Anthelmintic resistance in small ruminants in the Nordic-Baltic region
Peer reviewed, Journal article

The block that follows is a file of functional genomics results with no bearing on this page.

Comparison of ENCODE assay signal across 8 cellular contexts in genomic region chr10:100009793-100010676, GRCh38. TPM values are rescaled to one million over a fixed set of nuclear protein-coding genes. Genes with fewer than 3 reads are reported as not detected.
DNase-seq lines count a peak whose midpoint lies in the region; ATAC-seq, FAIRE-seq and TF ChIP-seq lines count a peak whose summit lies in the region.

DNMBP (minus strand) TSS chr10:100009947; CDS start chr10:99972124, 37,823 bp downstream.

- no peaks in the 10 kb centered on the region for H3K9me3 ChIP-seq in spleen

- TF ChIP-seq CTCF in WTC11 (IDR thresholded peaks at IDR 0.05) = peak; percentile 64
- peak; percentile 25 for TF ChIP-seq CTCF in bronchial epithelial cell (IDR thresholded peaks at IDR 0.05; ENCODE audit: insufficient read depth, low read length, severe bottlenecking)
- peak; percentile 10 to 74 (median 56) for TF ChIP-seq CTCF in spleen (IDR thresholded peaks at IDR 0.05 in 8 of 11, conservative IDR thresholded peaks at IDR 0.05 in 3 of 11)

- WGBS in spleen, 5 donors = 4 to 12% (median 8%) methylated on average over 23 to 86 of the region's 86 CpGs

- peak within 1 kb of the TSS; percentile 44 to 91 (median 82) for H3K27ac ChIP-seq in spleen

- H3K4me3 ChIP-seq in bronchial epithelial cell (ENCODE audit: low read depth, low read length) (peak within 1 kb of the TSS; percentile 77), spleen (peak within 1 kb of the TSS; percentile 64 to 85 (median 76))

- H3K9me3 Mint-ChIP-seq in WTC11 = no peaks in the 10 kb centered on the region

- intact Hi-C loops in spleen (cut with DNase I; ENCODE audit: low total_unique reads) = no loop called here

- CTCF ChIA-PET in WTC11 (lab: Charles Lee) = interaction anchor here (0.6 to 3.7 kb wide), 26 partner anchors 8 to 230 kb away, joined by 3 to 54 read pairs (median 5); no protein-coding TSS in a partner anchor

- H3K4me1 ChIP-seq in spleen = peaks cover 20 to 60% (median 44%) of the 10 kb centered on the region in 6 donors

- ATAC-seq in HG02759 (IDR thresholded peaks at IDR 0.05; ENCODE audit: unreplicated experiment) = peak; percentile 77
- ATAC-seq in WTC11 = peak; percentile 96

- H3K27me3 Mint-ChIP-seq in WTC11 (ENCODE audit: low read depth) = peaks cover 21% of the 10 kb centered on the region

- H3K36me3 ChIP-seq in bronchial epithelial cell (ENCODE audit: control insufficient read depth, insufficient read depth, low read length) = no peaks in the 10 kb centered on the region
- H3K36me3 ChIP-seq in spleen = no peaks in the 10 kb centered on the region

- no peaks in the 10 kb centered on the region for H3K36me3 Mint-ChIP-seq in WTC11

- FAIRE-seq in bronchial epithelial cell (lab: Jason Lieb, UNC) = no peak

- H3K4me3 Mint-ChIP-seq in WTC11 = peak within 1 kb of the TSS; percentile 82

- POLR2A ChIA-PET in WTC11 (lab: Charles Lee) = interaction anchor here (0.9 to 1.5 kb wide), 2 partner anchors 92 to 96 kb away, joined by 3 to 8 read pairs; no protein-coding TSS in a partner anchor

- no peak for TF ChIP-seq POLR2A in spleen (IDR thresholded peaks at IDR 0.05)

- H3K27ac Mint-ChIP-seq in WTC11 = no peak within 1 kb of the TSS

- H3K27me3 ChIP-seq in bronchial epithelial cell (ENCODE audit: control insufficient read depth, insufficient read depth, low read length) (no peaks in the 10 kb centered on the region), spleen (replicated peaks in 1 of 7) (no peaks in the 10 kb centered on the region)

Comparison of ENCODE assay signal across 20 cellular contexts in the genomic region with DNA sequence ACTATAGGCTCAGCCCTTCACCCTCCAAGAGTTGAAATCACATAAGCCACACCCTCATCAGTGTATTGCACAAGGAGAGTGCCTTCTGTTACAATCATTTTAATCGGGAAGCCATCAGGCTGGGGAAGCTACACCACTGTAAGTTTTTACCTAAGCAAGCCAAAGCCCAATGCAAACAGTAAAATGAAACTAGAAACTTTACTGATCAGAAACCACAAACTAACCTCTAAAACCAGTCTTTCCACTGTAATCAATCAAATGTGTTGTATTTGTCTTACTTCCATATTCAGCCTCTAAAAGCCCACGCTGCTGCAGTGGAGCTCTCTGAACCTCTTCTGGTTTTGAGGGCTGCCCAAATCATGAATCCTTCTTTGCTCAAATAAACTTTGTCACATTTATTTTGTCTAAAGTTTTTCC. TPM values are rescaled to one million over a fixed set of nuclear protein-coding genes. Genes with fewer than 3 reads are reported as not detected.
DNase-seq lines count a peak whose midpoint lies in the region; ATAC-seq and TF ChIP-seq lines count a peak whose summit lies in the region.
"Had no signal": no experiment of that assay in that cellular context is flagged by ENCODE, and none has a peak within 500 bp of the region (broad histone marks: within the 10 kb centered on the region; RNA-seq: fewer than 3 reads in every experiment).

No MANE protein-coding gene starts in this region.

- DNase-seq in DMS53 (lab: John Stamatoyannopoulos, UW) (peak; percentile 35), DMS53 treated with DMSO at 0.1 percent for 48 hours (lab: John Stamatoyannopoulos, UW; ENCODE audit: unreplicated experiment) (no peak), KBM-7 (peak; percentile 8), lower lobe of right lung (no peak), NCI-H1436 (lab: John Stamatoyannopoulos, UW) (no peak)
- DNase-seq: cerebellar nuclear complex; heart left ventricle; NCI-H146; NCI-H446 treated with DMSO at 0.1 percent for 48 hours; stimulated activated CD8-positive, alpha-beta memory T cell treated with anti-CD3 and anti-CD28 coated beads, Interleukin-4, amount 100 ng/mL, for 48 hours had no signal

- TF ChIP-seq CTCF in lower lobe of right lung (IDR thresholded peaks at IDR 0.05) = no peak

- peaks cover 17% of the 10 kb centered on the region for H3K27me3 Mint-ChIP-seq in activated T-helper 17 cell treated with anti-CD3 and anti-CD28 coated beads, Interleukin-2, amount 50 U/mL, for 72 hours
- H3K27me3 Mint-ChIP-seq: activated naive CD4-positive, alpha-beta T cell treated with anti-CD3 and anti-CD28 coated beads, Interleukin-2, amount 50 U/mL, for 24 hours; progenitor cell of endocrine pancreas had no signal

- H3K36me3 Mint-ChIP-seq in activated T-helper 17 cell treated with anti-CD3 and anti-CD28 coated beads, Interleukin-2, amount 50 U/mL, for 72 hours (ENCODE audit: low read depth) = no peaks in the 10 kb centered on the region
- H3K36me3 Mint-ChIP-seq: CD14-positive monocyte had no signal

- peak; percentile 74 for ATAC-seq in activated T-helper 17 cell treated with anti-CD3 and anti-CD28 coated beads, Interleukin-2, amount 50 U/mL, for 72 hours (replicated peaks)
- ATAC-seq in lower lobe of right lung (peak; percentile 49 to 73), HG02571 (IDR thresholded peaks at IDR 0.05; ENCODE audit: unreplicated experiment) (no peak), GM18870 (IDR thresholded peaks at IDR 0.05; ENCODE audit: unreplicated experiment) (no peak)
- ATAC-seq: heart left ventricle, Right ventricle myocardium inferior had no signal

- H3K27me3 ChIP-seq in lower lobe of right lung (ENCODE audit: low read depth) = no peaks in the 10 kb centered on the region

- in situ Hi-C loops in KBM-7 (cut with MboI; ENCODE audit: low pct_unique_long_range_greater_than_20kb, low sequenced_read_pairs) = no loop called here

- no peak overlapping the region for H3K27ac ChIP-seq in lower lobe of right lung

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Gastrointestinal nematodes (GIN) in small ruminants result in production losses, and consequently economic losses, and are an animal welfare problem in most countries in the Nordic-Baltic region. Intensive use of anthelmintics to control helminth infections has led to anthelmintic resistance (AR), which has become a major issue in many European countries. Several studies have been performed in countries in the Nordic-Baltic region (e.g. Denmark, Sweden, Norway and Lithuania) showing increasing/emerging levels of AR. The aim of this paper is to provide an overview of the problem of AR on sheep and goat farms in the Nordic-Baltic region. This region has a limited number of registered anthelmintics. However, researchers in this area have discovered some surprising findings, such as ivermectin (IVM) resistance on a farm that had never used IVM. In Sweden there is evidence of macrocyclic lactone (ML)-resistant Haemonchus contortus being introduced with sheep imported from the Netherlands. As elsewhere in the world, the livestock trade appears to be contributing to the spread of AR in the region and isolated cases of multidrug-resistant cases have also been reported. This is surprising given that the frequency of treatments here is much lower than in other countries where sheep production is economically more important. The prevailing nematodes are Haemonchus, Teledorsagia and Trichostrongylus, while on some farms Haemonchus is dominant and clinical haemonchosis has increasingly been observed in recent decades. The reasons for this are unclear, but are probably related to this parasite’s propensity to rapidly develop drug resistance and a general lack of awareness of the problem, possibly in combination with global warming and the increased livestock trade within the EU. In addition, domestic interactions through contacts with wildlife ruminants, alpacas may also be a contributing factor for transmission of AR.